Agua Caliente and Vibora Canyons - Prt. One

Neal Johns - 11-16-2002 at 11:09 PM

Agua Caliente and Vibora Canyons

With a three day weekend coming up, we headed for Baja with 15 unfortunate people in eight vehicles following behind us on a Desert Explorers trip. It was unfortunate, because we were going through Mexicali. Not a bad town, but confusing for a young country boy like me. Sure enough, a couple of miles south of the border, we hit a construction detour on the main drag south. Not a big deal if you don?t have an eight vehicle tail, but it makes life interesting for the Baja virgins when they are lost in the intervening traffic. We all had CB?s or half the people would still be there. I?m proud of them, a few whimpers were heard, but no one got lost.

Our main goal was to visit Rancho Agua Caliente, Baja Almanac page N-10 right hand page, (actual GPS 31 deg. 40.32 min. ? 115 deg. 38.66 min. NAD 27 Mexico) written up in the July, 1951 issue of Desert Magazine. At that time, it was a Pai Pai Indian camp. The pictures showed palm trees, Pai Pai cowboys, and a pond fed by a spring.

We turned off of Hwy. 2 and ran down the middle of Laguna Salada, past the entrance to Canyon Guadalupe, and onward another 30 miles past Canyons Palomar and Isabel, zoomed by Cajabuzo Junction, and on to the Campo La Victoria Junction (31 deg. 45.6 min. ? 115 deg. 33.4 min.). This is at the bottom of left hand page N-8 of the Baja Almanac on an unmarked road. A hundred yards before that was a road southwest I had explored in 1980 as far as the mouth of the canyon, and I now thought it went to the canyon that Agua Caliente was in. We took it and in three miles were indeed in the right canyon ? ain?t GPS grand? Would have saved a lot of gas in the old days! The wind was howling down the canyon, and it was time to camp, so we retreated back to the junction for the night to the beautiful sand wash of Canyon Alamito where the roads splits off east to La Victoria or goes further south to the bottom of ?Summit? as the racers know the top of Alamito.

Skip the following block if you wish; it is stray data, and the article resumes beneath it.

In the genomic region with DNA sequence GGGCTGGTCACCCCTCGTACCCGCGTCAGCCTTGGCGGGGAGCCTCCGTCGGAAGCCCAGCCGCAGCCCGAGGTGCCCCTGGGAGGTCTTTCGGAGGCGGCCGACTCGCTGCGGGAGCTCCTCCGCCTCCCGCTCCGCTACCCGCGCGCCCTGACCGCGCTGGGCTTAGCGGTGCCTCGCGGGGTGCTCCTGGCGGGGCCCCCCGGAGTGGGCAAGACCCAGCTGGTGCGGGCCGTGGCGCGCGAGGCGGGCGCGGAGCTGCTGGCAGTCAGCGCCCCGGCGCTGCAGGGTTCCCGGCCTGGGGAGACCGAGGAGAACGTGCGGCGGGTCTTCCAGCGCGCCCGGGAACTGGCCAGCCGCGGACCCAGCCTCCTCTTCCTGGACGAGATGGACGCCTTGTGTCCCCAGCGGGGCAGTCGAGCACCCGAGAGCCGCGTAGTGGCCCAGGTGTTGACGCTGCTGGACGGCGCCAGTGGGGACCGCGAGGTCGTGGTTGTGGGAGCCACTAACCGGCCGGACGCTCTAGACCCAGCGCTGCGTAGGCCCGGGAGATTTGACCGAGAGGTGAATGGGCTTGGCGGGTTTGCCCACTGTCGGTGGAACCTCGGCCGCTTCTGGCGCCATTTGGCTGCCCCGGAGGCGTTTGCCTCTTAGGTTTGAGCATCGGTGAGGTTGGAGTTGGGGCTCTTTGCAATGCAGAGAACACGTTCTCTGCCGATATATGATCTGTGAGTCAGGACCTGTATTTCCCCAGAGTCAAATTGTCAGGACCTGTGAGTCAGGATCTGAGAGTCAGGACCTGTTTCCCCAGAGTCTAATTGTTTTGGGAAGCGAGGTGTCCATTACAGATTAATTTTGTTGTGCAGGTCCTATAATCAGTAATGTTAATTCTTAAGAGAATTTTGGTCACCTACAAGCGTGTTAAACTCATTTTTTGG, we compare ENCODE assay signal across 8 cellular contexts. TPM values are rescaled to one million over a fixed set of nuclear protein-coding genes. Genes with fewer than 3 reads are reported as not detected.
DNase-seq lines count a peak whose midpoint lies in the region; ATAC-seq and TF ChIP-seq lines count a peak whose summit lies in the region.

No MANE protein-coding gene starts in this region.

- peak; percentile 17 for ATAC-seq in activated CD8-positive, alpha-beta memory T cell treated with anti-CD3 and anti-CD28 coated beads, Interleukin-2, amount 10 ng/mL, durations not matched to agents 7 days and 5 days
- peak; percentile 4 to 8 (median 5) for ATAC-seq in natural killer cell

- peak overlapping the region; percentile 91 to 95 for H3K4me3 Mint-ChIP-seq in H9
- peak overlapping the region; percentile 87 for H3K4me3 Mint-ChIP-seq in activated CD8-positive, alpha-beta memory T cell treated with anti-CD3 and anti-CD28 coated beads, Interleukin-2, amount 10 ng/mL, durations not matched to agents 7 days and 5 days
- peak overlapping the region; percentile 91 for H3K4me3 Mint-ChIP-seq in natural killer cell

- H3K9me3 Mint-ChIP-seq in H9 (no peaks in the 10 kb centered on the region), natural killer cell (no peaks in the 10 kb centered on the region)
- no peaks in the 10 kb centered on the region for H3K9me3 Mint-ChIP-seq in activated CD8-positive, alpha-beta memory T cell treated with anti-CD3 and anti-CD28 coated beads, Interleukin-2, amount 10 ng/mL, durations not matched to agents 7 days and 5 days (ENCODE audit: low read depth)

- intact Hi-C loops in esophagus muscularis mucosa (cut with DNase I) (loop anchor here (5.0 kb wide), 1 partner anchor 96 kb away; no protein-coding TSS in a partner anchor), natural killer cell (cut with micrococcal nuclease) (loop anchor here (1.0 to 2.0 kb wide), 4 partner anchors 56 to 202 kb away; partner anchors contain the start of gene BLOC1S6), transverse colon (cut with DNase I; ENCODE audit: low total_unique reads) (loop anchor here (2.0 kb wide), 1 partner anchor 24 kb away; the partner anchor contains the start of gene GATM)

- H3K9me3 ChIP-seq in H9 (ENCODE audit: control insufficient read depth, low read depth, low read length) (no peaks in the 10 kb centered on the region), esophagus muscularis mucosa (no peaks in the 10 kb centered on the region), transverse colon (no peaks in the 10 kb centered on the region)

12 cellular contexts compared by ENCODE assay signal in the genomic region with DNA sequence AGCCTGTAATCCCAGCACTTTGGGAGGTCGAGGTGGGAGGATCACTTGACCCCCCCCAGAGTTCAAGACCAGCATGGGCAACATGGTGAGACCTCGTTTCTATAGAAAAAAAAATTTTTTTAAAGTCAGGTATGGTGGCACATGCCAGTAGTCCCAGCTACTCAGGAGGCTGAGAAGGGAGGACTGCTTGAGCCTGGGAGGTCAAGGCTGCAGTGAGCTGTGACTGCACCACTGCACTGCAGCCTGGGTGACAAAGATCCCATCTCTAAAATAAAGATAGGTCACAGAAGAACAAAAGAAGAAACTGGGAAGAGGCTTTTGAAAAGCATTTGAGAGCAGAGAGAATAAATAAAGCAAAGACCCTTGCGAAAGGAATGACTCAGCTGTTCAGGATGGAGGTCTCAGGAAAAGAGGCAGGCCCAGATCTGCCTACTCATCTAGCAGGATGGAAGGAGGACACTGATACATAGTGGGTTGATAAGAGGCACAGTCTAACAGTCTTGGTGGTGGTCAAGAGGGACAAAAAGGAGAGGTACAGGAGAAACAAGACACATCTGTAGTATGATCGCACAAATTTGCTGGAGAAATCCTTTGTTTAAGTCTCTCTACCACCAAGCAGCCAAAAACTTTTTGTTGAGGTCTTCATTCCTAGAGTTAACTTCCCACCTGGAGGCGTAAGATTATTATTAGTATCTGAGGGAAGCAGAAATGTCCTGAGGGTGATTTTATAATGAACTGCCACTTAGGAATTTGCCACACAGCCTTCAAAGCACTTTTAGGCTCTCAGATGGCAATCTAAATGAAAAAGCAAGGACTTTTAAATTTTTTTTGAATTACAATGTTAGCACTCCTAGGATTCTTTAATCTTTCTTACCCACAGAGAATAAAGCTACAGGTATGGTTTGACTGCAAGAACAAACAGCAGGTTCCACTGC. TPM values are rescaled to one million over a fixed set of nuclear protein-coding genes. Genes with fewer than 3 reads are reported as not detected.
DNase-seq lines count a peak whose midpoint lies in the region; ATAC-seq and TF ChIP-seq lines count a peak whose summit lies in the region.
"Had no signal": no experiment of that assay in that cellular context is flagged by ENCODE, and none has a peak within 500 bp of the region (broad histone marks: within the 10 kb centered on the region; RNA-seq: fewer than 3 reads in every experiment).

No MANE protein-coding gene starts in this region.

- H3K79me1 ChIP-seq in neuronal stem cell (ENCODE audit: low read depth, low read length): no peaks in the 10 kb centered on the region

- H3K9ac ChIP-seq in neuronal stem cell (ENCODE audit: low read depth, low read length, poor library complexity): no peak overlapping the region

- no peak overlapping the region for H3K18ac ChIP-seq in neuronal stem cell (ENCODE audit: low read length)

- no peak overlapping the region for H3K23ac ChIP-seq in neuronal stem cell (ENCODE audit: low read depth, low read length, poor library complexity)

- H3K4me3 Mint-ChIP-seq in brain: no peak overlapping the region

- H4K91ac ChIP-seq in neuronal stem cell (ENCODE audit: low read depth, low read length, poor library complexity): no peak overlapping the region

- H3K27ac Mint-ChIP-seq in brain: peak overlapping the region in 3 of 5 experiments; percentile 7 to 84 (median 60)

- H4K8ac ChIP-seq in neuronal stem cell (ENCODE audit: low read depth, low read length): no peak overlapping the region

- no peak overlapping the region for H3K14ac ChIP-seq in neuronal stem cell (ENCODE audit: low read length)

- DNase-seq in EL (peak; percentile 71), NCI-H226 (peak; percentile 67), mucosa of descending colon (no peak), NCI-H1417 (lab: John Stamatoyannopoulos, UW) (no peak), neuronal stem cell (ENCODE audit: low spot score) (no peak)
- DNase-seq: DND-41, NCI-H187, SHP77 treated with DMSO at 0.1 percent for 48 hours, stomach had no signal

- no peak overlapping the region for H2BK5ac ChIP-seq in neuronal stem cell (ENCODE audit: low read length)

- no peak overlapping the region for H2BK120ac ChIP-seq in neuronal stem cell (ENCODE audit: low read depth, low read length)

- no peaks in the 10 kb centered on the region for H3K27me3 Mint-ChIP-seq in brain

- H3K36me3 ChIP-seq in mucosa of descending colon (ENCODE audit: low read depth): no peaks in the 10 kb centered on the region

BajaNomad - 11-17-2002 at 08:20 AM


What, if any, legal considerations have to be made to use CB radios in Mexico?

And if it needs to be differentiated: What's the law; and what's the reality?


CB Radios

Neal Johns - 11-17-2002 at 07:32 PM

There used to be info on Fred's board on the required channels to use and paperwork required, but I can't find it.

The reality:
No one, no one, has ever checked or remarked about CB, ham, or FRS radios in hundreds of vehicle crossing I have been with. It's a free for all just like here.:D